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  • Adapted Voices: Transpositions of Céline’s ‘Voyage au bout de la nuit’ and Queneau’s ‘Zazie dans le métro’ by Armelle Blin-Rolland
  • Greg Hainge
Adapted Voices: Transpositions of Céline’s ‘Voyage au bout de la nuit’ and Queneau’s ‘Zazie dans le métro’. By Armelle Blin-Rolland. (Transcript, 2.) Oxford: Legenda, 2015. 192 pp., ill.

The approach taken by Armelle Blin-Rolland’s book seems, on the surface, entirely logical. Concentrating on Louis-Ferdinand Céline’s Voyage au bout de la nuit and Raymond Queneau’s Zazie dans le métro, both of which imported a slang-filled, spoken-register language into the realm of high literature, and were revolutionary in their own way for doing so, Blin-Rolland begins by examining the importance of the notion of ‘voice’ in these novels. Having taken each primary work in turn, she then goes on to investigate what happens when the ‘voice’ (or voices, rather) of these novels are adapted or ventriloquized in other media. In subsequent chapters, she thus examines Jacques Tardi’s illustrated version of Voyage (Paris: Gallimard/Futuropolis, 1988) and the illustrated versions of Zazie by Jacques Carelman (Paris: Gallimard, 1966) and Clément Oubrerie (Paris: Gallimard Jeunesse, 2008) before passing to a consideration of Louis Malle’s film version of Zazie (1960) and various recorded readings of Voyage. The juxtaposition of the two main primary works under consideration here is therefore justified not only by the convergence to be found between them but also by the fact that both have been adapted into graphic and recorded forms of one kind or another. In spite of this, however, there exist many differences between the originary works and the adaptations that are lined up next to each other here, differences that are often so great as to make it somewhat unclear how the reader is supposed to gain any overarching insight into the concept of ‘voice’ and what precisely this might mean in the various media forms under consideration—this being the avowed aim of the book. Blin-Rolland is not blind (or deaf) to this fact and indeed the first two chapters carry out a compelling analysis of the different operations of polyphony in Céline’s and Queneau’s texts. As the book progresses, however, the extent to which the various versions of these texts are characterized by difference rather than commonality becomes more and more apparent, and this is so not only in relation to the set of Céline-related texts in relation to their Quenellian counterparts, but also across the different texts within each of these sets. Ultimately, then, the job of finding a compelling argument to bring all of these different texts and approaches together becomes harder and harder, leading to a somewhat unsatisfying conclusion that does not deliver on its promise. As a result, the book does not really constitute a major contribution to scholarship on the concept of voice, yet undoubtedly remains, for all of that, a valuable contribution to studies of both Céline and Queneau and adaptation studies. In the final analysis, the polyphony at play in this book is a discordant rather than harmonious one, and readers are advised to follow only those vocal lines of specific interest to them. [End Page 617]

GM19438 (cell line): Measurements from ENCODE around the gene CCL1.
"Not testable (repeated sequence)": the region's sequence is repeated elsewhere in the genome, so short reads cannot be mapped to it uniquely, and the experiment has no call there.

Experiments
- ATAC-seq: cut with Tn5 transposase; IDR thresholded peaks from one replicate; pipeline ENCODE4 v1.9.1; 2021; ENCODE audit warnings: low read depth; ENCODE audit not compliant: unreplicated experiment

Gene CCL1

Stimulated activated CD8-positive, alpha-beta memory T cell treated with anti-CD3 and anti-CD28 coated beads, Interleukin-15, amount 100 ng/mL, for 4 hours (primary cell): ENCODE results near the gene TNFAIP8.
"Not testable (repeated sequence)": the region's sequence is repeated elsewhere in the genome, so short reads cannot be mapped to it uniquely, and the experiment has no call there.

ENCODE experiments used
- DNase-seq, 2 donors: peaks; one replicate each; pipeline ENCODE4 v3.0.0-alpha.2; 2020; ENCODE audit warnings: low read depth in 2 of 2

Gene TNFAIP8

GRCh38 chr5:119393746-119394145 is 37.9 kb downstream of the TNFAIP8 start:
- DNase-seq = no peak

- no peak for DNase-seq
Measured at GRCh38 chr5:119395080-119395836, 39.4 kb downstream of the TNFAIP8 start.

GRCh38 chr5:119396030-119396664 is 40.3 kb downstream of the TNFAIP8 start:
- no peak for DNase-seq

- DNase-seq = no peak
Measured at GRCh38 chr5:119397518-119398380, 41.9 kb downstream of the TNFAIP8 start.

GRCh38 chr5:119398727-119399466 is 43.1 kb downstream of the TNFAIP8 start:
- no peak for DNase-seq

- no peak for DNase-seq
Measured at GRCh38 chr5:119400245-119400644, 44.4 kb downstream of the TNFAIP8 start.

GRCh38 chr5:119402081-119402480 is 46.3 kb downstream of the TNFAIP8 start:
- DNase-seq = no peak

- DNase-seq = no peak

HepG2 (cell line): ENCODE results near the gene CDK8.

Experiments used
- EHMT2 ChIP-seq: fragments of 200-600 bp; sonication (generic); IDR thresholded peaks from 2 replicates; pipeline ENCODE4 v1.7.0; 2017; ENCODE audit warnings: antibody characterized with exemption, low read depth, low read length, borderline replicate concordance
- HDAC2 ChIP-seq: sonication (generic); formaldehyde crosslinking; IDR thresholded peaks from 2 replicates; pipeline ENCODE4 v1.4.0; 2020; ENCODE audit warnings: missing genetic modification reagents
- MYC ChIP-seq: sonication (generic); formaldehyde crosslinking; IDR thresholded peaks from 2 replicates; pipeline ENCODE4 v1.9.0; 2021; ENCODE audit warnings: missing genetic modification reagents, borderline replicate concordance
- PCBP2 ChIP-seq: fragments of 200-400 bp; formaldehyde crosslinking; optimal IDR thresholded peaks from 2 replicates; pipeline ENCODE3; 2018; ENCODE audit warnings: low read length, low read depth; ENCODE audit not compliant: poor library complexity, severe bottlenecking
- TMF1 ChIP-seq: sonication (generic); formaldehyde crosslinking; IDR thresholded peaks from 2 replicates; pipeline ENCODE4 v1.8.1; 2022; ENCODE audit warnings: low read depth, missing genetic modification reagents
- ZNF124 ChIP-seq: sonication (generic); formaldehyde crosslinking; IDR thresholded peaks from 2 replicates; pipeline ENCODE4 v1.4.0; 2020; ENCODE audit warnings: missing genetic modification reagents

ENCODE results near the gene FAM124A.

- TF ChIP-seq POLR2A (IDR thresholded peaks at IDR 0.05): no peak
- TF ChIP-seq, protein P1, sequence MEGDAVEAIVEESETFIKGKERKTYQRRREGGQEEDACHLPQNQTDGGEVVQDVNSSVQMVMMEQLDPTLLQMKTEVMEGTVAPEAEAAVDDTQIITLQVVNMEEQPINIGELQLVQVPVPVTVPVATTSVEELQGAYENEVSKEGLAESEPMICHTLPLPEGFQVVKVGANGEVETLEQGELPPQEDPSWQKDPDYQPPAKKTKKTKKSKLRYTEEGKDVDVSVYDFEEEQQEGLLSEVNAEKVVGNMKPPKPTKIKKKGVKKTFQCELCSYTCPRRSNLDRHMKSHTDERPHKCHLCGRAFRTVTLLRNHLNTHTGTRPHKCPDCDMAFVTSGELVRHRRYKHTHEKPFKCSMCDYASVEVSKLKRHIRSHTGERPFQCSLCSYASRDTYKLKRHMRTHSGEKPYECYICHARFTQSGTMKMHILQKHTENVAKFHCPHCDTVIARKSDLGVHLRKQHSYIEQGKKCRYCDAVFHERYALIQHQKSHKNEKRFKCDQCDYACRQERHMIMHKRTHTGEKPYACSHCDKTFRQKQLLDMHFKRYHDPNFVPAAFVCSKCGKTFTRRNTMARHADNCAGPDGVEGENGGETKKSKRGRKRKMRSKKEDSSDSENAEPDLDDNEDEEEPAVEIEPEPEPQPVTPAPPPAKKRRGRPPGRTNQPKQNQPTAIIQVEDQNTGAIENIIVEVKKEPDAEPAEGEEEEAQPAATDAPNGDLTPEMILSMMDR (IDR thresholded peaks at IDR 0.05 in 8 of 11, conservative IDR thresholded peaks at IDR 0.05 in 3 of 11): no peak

Greg Hainge
University of Queensland


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